Environmental modeling has been an increasingly active area of OR over the past few years (see the greenOR blog for many examples). As companies strive to do good, either for economic or other reasons, they are thinking more about environmental impact in all that they do.
ILOG has just announced a “Carbon Footprint” extension to its supply chain modeling software (which in turn is based on the software from David Simchi-Levi’s previous company LogicTools). InfoWorld is one site that has picked up on this:
In an effort to aid companies as they struggle to balance profitability and environmental responsibility, vendors are rolling out increasingly sophisticated tools. Among those vendors is ILOG, which this week released a Carbon Footprint extension to its LogicNet Plus XE supply-chain application. This remarkable tool serves a valuable function: It’s designed to help companies evaluate the impact that various supply-chain network configurations and transportation strategies would have on their carbon footprint.
David Simchi-Levi is quoted regarding a case of a company trying to decide how many distribution centers to have:
Using LogicNet Plus XE with the Carbon Extension, the company cranked out various scenarios that involved adding between two and seven new distribution centers. Turns out that moving to four distribution centers would have resulted in the highest costs savings. Thus, a company that wasn’t thinking about green metrics might have gone with that option.
The company found, however, that by going up to six distribution centers, it would have slightly higher costs (1.6 percent), but it would reduce transportation distances by 20 percent and overall carbon emissions by 11 percent.
Those results might come as a surprise: How could adding six more energy-consuming distribution centers result in less carbon waste? The answer: With the six-center model, the company relies more on trains for transporting goods inbound than it does on trucks to ship products outbound. Trucks have a significantly higher environmental impact than trains, according to Simchi-Levi.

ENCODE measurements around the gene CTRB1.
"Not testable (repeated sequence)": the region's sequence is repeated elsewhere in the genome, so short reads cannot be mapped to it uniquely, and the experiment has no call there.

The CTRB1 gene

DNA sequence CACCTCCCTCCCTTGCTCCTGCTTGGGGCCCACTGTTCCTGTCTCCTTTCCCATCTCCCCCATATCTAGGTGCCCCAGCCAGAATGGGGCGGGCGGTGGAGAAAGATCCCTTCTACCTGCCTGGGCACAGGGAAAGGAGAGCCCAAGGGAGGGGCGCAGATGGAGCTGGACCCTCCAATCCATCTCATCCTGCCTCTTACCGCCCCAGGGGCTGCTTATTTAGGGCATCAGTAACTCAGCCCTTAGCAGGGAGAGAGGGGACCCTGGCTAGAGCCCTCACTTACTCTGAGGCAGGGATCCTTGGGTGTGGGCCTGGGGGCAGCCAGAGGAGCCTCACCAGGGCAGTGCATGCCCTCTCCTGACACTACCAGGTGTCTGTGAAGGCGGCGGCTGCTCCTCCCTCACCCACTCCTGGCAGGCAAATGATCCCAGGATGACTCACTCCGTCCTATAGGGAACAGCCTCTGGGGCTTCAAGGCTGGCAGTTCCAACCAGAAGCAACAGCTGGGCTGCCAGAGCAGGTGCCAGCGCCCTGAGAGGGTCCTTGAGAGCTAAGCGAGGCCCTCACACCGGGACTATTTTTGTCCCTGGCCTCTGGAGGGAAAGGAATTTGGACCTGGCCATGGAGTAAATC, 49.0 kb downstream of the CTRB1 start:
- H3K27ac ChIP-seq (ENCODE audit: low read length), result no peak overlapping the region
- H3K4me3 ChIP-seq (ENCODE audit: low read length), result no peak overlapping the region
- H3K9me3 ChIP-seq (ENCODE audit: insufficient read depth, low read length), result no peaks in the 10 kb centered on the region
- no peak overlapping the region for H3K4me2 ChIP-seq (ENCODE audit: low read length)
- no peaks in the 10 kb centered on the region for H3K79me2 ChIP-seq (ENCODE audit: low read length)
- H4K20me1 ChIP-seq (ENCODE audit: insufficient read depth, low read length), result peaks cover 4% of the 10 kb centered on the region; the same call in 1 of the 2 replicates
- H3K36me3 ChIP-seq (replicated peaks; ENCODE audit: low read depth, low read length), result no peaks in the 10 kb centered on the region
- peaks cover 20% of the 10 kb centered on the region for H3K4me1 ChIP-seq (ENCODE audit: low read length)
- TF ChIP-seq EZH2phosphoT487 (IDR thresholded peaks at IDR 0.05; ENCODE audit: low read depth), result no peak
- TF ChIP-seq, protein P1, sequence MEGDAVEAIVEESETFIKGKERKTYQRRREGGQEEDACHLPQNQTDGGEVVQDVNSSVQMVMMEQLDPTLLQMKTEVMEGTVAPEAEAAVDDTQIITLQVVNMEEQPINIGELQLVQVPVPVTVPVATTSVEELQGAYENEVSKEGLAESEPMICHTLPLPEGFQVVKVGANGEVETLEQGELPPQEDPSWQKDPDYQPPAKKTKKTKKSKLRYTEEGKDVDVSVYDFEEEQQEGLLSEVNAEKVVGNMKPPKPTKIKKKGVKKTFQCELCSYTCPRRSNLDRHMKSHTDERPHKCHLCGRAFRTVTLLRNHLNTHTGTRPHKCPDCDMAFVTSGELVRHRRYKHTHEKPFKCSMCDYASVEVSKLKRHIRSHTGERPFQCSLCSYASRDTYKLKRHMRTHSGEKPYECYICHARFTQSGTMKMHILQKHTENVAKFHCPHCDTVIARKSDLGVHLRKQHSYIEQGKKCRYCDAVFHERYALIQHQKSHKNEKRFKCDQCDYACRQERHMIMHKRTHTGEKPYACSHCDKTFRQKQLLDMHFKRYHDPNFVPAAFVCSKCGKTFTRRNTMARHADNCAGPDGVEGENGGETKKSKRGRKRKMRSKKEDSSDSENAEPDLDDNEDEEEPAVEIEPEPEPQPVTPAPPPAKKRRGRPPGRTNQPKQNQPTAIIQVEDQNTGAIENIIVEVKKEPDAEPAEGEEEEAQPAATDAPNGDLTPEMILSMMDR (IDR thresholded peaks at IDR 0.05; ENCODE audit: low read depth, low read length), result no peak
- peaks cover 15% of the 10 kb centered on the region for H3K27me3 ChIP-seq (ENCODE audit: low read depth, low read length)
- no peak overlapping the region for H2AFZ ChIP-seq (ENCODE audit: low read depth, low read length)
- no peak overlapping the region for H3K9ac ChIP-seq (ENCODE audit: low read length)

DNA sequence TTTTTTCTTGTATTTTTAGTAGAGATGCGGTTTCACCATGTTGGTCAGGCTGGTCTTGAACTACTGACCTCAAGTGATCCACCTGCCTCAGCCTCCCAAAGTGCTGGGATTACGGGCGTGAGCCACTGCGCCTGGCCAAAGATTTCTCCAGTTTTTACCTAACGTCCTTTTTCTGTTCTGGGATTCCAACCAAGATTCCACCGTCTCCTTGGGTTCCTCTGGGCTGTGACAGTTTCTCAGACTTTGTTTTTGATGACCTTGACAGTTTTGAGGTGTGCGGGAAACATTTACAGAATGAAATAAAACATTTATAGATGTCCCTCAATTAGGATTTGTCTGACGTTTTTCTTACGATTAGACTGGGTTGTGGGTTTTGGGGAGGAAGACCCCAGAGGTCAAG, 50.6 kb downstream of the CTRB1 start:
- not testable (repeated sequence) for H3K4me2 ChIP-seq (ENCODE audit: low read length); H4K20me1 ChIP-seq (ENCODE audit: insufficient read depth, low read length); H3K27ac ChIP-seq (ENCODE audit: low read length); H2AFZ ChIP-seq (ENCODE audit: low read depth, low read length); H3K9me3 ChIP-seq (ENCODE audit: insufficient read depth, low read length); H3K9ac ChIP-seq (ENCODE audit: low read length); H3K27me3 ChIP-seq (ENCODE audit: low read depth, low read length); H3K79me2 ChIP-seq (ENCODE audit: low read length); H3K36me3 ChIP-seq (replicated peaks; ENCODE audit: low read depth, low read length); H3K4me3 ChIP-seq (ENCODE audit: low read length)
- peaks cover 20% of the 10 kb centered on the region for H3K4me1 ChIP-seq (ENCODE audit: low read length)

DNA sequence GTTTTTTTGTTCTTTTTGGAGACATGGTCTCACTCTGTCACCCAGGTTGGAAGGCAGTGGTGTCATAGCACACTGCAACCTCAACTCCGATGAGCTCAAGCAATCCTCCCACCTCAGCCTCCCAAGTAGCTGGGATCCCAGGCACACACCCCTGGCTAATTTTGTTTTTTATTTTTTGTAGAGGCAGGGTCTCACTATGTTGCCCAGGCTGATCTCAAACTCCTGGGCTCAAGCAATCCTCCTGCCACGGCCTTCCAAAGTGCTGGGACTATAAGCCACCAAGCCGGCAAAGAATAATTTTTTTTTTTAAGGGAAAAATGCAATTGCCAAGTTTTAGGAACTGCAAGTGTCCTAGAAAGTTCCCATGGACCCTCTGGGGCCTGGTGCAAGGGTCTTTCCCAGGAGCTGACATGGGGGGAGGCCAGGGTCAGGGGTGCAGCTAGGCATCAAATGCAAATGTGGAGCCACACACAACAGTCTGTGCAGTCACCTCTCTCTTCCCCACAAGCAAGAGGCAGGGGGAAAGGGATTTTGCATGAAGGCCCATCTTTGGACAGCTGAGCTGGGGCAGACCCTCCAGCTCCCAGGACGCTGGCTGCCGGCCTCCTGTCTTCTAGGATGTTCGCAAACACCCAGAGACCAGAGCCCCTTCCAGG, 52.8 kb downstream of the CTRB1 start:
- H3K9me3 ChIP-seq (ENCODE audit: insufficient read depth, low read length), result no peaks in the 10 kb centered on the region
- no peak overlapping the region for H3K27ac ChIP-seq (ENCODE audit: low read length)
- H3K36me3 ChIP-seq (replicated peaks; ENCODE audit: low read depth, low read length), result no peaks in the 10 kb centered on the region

I don’t know whether a 1.6% cost increase is worth an 11 percent reduction in carbon emissions, but having the information makes it possible to make an informed decision.
This reminds me of work being done in robust optimization, of various forms. David Ryan of the University of Auckland spoke two years about his efforts to devise airline schedules that are less susceptible to delays (I wrote on this in 2006). He found that a very small cost increase allowed a huge improvement in the robustness of the schedules. Many of these supply chain optimization problems are relatively “flat” with many near-optimal solutions (cases where there is only one optimal solution with everything much worse tend to have obvious solutions). In such a situation, “secondary” issues such as environmental impact, customer perception, or robustness to variation in data take on a higher importance.